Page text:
The Clifford West Preservation Project
- written by AFA director Geoff Alexander
The Clifford West Preservation Project was one of the Archive’s most gratifying successes, in terms of both historical preservation and human interaction.
Somewhat ironically, my discovery of Clifford West’s films was accidentally borne out of a desire to get to the farthest corner of the U.S, away from films, so I could concentrate instead on writing my book, a project which has taken a good chunk out of my life for the past six years. I picked Enfield, New Hampshire, a tiny town on the edge of Lake Mascoma, where an abandoned Shaker village has been taken over by a small local company that has turned the Shaker meeting house into an austere inn. Every room has Shaker furniture, no pictures on the walls, no television; it’s the perfect writer’s hideaway.
Early one afternoon, I decided to take a break and drive to Lebanon, a few miles away from Enfield, to get a cup of coffee. An art gallery appeared on the town square, and I stopped to take a look. The woman who ran it was friendly, she asked what I was doing in town, and after telling her about my project, she announced: "oh, my husband was a maker of educational art films, and his name is Clifford West". After admitting I’d never heard of him, she suggested I meet him. "He’s on the third floor, you can walk up there right now." Thus began a three year involvement with Clifford West, wife and Edvard Munch-scholar Bente Torjusen, and their family. Increasingly, as my travels took me to Boston, I’d make the three-hour drive to Enfield, watch a few films with Clifford and Bente, and continue my writing.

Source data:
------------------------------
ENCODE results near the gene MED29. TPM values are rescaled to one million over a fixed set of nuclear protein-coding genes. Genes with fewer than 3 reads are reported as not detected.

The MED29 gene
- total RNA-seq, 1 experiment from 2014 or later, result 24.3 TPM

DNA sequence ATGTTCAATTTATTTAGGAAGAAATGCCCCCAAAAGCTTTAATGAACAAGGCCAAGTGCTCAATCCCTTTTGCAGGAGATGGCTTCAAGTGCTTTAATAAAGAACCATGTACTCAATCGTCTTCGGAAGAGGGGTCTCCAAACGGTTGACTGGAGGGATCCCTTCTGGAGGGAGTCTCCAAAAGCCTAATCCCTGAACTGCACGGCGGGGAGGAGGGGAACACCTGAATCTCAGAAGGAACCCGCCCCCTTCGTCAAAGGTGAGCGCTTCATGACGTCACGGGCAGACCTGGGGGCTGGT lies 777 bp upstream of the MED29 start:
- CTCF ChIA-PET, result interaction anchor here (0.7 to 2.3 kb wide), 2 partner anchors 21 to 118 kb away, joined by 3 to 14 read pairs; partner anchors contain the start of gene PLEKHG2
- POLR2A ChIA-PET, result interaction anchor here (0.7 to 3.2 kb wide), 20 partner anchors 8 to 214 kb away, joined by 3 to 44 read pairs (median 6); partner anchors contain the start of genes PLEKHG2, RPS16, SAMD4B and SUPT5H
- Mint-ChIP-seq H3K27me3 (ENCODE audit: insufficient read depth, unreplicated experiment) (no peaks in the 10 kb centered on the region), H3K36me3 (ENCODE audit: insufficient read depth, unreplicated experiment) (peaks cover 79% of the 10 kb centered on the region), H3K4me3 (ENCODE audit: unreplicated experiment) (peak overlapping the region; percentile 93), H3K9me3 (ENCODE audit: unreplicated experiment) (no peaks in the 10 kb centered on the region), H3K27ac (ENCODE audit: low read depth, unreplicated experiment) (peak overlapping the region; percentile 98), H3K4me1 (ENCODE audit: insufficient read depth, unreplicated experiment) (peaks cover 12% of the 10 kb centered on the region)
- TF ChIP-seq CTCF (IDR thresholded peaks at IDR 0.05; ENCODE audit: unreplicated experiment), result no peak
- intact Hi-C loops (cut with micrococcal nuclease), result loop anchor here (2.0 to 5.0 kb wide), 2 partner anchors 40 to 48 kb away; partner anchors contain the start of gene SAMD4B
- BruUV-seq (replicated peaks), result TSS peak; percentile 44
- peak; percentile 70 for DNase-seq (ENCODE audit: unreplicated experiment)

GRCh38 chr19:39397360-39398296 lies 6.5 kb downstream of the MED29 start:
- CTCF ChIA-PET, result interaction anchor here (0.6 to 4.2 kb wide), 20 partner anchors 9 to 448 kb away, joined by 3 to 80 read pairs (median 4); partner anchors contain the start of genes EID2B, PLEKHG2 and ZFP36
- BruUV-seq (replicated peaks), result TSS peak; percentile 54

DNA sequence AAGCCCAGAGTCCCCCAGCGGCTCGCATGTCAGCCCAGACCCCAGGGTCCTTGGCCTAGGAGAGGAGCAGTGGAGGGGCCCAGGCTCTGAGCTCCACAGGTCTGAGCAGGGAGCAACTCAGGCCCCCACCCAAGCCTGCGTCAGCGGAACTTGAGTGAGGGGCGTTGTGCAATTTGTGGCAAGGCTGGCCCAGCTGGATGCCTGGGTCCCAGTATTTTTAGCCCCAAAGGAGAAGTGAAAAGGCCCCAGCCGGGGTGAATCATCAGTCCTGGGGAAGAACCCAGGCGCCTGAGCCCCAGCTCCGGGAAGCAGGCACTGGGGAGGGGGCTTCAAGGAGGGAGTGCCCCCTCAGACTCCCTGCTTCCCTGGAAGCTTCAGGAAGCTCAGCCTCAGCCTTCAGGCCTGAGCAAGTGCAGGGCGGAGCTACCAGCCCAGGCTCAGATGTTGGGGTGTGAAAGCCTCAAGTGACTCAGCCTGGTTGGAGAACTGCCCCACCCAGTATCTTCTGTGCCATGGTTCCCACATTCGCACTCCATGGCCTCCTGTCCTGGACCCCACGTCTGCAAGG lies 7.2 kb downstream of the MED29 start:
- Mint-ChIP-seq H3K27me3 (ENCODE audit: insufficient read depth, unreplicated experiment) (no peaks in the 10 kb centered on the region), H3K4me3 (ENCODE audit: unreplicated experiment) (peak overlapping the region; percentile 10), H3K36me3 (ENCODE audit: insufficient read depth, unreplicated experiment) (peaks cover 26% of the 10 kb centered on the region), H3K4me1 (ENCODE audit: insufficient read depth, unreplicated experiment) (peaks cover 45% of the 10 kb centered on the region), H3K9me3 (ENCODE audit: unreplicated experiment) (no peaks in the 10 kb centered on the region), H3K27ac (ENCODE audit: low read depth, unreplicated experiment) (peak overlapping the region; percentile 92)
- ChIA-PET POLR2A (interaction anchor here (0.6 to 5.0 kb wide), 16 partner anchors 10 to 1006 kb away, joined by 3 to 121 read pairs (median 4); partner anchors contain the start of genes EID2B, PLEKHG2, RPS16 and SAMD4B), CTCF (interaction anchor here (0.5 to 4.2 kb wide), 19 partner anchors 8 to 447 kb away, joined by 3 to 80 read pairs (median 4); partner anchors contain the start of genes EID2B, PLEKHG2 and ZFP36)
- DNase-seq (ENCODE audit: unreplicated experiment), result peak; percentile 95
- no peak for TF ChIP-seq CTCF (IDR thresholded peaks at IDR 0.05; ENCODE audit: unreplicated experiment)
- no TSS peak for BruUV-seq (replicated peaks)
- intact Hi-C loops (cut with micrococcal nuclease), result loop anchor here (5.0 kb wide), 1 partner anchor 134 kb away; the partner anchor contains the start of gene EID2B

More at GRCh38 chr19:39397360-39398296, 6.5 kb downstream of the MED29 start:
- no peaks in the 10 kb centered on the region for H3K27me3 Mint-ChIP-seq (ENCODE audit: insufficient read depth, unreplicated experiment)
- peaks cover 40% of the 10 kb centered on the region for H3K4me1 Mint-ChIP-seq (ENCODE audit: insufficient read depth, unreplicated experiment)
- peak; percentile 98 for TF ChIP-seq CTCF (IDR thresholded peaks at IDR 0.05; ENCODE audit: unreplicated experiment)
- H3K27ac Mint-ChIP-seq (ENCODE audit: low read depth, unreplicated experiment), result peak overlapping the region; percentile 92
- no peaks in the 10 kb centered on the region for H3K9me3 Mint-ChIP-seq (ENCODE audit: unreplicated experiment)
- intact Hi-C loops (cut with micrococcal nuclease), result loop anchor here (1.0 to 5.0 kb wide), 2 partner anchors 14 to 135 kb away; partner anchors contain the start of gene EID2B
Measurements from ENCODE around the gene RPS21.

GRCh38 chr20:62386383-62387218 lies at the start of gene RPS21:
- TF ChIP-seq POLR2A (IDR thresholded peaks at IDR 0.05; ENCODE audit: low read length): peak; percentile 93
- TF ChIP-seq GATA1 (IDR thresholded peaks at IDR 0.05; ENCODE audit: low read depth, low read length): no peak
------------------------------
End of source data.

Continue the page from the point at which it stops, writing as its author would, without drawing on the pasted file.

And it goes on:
Clifford West made a number of outstanding films, focusing primarily on Florentine art of the Renaissance, but also creating gems such as his kinetically powerful tribute to the work of his good friend, sculptor Harry Bertoia. Although his films never achieved the distribution they deserved, they are important historical documents, and, with their "camera-as-paintbrush" moving camera technique, are unique. West, was 85 years old, had a desire to preserve his films for future historians, but did not have a record as to whether he actually owned prints of each of his own films (in some cases, if so, possibly the only prints in existence), among the hundreds of reels, film cans, and boxes scattered over two floors of a three-story gallery/warehouse in New Hampshire. Among West’s wishes were to develop a means of keying filmed outtakes of important Florentine art works (many of which were destroyed in the 1966 flood) to specific films, a project he wanted to supervise himself, negating the possibility his donating his films and outtakes to us here on the West Coast.